The metabolic syndrome and progression of carotid atherosclerosis over 13 years. The Tromso study.
ABSTRACT BACKGROUND: The metabolic syndrome (MetS) is associated with increased risk of cardiovascular disease. In this study, we examine if metabolic syndrome predicts progression of atherosclerosis over 13 years. METHODS: Participants were 1442 men and 1532 women in the population-based Tromso Study who underwent carotid ultrasound examinations at baseline in the 4th (1994-5) and at follow-up in the 6th survey (2007-8). Of these, 278 men and 273 women fulfilled the criteria for the MetS, defined according to a modified version of the National Cholesterol Education Program Adult Treatment Panel III (NCEP, ATPIII). Carotid atherosclerosis was assessed as total plaque area (TPA) and mean intima-media thickness (IMT) at follow-up and as change in IMT and TPA from baseline to follow-up. Associations between MetS and its components and carotid atherosclerosis were assessed in linear regression models adjusted for age, total cholesterol and daily smoking, stratified by sex. RESULTS: IMT and TPA levels at follow-up (p < 0.0001) and progression of TPA (p = 0.02) were higher in the MetS group compared to the non-MetS group. In stepwise multivariable models, MetS was associated with TPA (beta = 0.372 mm2, p = 0.009) and IMT (beta = 0.051 mm, p < 0.0001) in men, and with IMT (beta = 0.045 mm, p = 0.001) in women after 13 years of follow-up, but not with progression of IMT or TPA. In analyses stratified by age, MetS predicted progression of IMT (beta = 0.043 mm, p = 0.046) and TPA (beta = 1.02 mm2, p = 0.002) in men below 50 years of age. Hypertension was predictive of follow-up TPA and IMT in both genders and of progression of TPA in women. Impaired glucose tolerance was associated with follow up levels of IMT and TPA as well as progression in IMT in men. None of the other components of MetS were associated with progression of atherosclerosis. CONCLUSIONS: Subjects with MetS had higher levels of IMT and TPA at follow up than those without MetS. Mets predicted progression of IMT and TPA in those below 50 years of age, but not in other age groups, indicating that MetS may be involved in the initiation of the atherosclerotic process.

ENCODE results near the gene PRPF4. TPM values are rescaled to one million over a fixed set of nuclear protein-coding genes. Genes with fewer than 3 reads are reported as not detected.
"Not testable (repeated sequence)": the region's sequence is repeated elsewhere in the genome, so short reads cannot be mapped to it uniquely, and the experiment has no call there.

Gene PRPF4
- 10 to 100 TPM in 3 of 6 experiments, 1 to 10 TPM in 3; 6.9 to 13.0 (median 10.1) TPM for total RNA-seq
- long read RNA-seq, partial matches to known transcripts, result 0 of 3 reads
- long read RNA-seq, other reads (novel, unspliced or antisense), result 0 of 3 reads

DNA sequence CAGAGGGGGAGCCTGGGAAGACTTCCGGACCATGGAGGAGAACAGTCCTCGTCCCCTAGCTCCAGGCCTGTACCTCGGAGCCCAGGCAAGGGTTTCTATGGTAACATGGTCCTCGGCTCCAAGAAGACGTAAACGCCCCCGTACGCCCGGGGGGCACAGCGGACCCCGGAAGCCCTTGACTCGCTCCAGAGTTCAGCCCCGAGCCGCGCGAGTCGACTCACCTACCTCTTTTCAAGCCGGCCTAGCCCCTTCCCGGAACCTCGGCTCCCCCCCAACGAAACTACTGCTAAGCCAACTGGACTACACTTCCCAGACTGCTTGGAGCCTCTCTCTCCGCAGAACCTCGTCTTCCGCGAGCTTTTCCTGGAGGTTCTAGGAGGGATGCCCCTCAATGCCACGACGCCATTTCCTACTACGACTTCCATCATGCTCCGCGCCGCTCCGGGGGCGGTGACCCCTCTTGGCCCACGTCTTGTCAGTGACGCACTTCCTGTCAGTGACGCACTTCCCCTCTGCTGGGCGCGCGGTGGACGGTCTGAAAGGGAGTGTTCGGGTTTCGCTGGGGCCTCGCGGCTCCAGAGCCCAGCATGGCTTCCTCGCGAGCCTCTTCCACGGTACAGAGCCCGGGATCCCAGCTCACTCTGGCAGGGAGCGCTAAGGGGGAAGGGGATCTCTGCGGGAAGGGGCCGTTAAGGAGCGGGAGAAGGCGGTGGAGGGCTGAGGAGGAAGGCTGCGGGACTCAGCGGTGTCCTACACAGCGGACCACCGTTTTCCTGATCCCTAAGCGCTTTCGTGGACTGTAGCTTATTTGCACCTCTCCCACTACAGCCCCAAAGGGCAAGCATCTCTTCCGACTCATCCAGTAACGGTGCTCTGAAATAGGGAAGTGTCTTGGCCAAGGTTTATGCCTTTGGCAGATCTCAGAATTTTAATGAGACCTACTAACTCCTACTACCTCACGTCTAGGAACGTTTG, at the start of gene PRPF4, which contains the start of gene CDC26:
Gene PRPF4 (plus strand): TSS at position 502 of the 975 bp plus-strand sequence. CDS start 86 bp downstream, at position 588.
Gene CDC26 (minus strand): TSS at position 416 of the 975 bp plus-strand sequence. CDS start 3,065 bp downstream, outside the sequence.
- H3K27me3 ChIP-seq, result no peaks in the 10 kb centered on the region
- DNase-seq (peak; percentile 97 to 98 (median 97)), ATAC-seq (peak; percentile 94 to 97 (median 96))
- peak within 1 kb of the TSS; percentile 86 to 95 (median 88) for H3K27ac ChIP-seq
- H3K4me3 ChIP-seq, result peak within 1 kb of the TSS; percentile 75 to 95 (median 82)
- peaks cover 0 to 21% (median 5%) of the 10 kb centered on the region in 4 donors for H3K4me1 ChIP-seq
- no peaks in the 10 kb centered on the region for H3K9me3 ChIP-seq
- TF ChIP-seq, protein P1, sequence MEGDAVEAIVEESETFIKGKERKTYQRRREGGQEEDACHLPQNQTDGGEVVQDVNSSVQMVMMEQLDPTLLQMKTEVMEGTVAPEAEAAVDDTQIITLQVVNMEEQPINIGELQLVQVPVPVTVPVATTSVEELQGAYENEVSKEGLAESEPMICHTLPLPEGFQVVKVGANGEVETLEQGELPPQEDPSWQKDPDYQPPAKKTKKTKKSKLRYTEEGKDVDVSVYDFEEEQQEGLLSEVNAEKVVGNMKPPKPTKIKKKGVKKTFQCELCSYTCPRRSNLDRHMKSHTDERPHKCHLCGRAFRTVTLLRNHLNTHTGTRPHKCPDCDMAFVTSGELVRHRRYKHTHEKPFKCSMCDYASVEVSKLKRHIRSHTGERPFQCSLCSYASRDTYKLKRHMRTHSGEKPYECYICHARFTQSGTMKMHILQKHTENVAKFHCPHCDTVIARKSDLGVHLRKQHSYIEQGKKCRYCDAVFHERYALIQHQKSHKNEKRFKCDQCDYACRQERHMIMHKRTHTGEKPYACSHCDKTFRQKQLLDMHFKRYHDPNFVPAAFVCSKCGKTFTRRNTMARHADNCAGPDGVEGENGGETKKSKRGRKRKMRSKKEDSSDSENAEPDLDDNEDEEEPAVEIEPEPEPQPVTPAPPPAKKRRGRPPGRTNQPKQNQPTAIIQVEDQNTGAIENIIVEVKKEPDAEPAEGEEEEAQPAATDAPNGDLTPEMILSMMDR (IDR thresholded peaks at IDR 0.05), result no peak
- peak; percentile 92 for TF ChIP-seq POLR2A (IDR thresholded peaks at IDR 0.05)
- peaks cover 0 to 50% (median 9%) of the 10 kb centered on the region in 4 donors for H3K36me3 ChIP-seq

Article: Abdominal obesity is essential for the risk of venous thromboembolism in the metabolic syndrome: the Tromsø study.[show abstract] [hide abstract]
ABSTRACT: The metabolic syndrome is a cluster of cardiovascular risk factors, including abdominal obesity, hypertension, dyslipidemia and insulin resistance, associated with increased risk of cardiovascular diseases and all cause mortality. The purpose of the study was to assess the impact of the metabolic syndrome, and its individual components, on the risk of venous thromboembolism (VTE) in a prospective population-based study. Individual components of the metabolic syndrome were registered in 6170 subjects aged 25-84 years in the Tromsø Study in 1994-1995, and first ever VTE events were registered until 1 September 2007. The metabolic syndrome was present in 21.9% (1350 subjects) of the population. There were 194 validated first VTE events (2.92 per 1000 person-years) during a mean of 10.8 years of follow-up. Presence of metabolic syndrome was associated with increased risk of VTE (HR, 1.65; 95% CI, 1.22-2.23) in age- and gender-adjusted analysis. The risk of VTE increased with the number of components in the metabolic syndrome (P < 0.001). Abdominal obesity was the only component significantly associated with VTE in multivariable analysis including age, gender, and the individual components of the syndrome (HR, 2.03; 95% CI, 1.49-2.75). When abdominal obesity was omitted as a diagnostic criterion, none of the other components, alone or in cluster, was associated with increased risk of VTE. Our study provides evidence for the metabolic syndrome as a risk factor for TE. Abdominal obesity appeared to be the pivotal risk factor among the individual components of the syndrome.Journal of Thrombosis and Haemostasis 12/2008; 7(5):739-45. · 5.73 Impact Factor